On Monday, big news made the headlines as Sixteen states, including California and New York, in a lawsuit sued The United States President Donald Trump for declaring a national emergency to accomplish his long-pending demand of constructing a wall along the border with Mexico.
As per the reports, the lawsuit, filed in Federal District Court in San Francisco, states that the US President can’t transfer funds to build any wall along the border as it is the Congress that authorizes the expenditures.
The lawsuit, California accuses Trump of “an unconstitutional and unlawful scheme”, and meanwhile they also added saying that the states are trying “to protect their residents, natural resources, and economic interests from President Donald J. Trump’s flagrant disregard of fundamental separation of powers principles ingrained in the United States Constitution.”
The lawsuit also adds, “Contrary to the will of Congress, the president has used the pretext of a manufactured ‘crisis’ of unlawful immigration to declare a national emergency and redirect federal dollars appropriated for drug interdiction, military construction and law enforcement initiatives toward building a wall on the United States-Mexico border.”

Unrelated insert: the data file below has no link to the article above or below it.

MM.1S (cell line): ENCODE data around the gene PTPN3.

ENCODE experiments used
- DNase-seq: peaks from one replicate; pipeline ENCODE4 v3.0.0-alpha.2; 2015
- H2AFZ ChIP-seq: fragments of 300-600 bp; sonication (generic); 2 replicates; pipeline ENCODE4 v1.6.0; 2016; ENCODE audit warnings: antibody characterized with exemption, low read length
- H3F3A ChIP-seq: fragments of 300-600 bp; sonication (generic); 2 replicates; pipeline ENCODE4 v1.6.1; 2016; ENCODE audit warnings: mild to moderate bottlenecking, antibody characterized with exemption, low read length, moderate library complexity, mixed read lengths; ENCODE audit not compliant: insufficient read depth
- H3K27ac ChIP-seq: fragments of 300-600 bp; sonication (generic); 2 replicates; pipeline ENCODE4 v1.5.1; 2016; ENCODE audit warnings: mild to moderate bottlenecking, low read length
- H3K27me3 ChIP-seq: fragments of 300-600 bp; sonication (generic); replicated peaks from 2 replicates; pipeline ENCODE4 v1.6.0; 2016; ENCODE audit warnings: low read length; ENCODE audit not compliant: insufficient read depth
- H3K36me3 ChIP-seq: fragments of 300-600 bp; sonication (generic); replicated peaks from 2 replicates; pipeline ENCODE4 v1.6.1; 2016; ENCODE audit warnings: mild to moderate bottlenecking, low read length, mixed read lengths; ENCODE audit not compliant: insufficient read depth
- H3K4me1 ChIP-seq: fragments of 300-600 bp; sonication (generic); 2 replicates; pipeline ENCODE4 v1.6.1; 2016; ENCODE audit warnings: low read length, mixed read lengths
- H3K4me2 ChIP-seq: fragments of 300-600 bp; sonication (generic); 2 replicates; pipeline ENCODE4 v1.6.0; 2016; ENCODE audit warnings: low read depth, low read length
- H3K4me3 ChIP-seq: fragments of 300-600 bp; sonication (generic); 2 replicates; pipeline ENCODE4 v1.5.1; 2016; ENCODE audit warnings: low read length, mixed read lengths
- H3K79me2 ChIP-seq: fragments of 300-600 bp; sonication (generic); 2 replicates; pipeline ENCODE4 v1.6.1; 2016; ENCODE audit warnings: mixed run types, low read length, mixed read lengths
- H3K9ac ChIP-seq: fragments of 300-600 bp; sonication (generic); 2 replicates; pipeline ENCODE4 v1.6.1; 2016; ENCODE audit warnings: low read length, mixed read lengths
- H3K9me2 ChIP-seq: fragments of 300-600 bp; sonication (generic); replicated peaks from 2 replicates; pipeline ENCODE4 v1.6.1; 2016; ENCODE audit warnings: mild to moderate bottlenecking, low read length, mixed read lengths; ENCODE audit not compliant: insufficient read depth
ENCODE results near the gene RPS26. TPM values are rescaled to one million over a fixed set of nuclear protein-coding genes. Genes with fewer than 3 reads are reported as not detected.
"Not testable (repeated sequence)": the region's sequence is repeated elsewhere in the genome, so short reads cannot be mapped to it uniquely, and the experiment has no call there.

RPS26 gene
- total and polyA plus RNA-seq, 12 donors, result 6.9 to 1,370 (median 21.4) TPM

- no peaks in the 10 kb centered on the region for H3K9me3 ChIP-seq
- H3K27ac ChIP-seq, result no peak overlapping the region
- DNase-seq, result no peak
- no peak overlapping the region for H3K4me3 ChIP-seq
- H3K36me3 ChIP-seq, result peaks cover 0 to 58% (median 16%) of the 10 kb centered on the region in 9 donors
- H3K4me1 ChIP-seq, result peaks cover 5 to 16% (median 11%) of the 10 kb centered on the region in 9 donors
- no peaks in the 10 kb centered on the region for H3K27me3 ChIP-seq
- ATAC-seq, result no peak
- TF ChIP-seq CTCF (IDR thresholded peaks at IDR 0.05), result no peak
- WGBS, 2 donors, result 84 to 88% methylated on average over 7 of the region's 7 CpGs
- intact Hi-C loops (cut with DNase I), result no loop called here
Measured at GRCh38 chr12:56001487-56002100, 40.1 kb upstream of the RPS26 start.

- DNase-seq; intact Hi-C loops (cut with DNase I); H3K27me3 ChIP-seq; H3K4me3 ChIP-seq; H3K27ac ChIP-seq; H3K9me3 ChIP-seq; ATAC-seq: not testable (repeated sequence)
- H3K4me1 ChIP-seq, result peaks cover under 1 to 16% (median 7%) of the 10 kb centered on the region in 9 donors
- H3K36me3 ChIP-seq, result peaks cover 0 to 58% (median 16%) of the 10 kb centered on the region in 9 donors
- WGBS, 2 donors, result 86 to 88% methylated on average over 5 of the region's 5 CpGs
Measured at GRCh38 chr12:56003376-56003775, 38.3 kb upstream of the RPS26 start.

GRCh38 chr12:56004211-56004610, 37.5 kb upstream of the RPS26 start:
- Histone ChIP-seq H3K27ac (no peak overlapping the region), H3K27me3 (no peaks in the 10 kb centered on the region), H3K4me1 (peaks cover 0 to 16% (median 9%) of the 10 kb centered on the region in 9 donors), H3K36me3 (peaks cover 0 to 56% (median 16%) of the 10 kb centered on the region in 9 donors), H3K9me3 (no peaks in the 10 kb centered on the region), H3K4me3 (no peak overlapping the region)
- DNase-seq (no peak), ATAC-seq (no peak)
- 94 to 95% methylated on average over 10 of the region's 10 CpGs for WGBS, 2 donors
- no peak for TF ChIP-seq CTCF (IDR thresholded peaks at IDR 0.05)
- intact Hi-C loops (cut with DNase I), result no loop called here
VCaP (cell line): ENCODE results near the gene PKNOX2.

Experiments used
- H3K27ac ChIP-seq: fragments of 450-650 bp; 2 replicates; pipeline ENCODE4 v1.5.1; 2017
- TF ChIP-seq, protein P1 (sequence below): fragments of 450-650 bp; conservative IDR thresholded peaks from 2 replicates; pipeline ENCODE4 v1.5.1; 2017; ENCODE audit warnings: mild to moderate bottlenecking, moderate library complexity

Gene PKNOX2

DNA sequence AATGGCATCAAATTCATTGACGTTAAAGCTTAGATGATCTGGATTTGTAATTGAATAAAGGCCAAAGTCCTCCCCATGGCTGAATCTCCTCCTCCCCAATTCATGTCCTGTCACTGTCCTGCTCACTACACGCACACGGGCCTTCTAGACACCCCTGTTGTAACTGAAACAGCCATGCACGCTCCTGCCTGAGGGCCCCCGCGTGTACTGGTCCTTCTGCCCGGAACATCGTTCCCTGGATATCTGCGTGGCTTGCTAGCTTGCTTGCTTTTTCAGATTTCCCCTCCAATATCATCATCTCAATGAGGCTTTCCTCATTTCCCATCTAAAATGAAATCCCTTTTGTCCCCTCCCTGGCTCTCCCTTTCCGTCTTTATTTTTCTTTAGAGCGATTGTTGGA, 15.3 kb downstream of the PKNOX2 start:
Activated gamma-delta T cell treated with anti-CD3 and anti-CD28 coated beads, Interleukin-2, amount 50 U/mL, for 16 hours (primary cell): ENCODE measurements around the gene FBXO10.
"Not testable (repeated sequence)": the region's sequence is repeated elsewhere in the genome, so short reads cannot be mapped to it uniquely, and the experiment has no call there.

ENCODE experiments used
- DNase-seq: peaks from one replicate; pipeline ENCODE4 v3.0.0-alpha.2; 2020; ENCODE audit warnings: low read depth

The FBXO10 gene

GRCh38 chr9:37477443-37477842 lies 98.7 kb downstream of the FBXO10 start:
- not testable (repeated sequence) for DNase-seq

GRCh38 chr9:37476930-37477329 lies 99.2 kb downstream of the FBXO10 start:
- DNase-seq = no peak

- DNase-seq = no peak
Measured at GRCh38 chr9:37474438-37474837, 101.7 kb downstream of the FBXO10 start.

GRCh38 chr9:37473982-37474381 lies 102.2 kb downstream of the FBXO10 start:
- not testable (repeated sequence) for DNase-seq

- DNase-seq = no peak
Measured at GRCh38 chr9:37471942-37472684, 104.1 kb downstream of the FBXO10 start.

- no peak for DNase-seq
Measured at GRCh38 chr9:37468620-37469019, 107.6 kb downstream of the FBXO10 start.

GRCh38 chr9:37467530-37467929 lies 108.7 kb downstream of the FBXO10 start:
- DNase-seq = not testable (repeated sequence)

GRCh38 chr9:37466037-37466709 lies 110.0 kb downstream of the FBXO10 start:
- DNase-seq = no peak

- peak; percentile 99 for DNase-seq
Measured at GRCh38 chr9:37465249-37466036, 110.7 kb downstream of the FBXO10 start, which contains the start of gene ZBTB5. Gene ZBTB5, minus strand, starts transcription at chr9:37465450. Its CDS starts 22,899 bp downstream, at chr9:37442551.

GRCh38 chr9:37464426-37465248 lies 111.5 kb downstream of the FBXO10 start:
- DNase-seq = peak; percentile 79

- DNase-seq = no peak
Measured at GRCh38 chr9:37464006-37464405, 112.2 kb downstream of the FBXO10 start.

While defending his move last week, Trump said that he had “no option” to use his emergency powers to stop illegal immigrants spreading crime and drugs.
Trump had signed the Border Security legislation into law approved by Congress, which provides funding to almost a quarter of the government and thus, preventing new partial closure starting from 16 February.
In the bicameral agreement would provide USD 1.3 billion in funding to build the barrier along the US-Mexico border, well short of Trump’s demand for USD 5.7 billion.
Meanwhile, the top two Democrats in the Congress, House Speaker Nancy Pelosi, and Senate Minority Leader Charles Schumer criticized Trump for his decision and said that they would use “every available remedy” to revoke the “unlawful” emergency declaration.
Democrats are planning to bring legislation to invalidate the emergency declaration under US National Emergencies Act.
To prevent Trump from vetoing such a law, both Democratic-Hold House of Representatives and the Republican-controlled Senate need two-thirds of votes.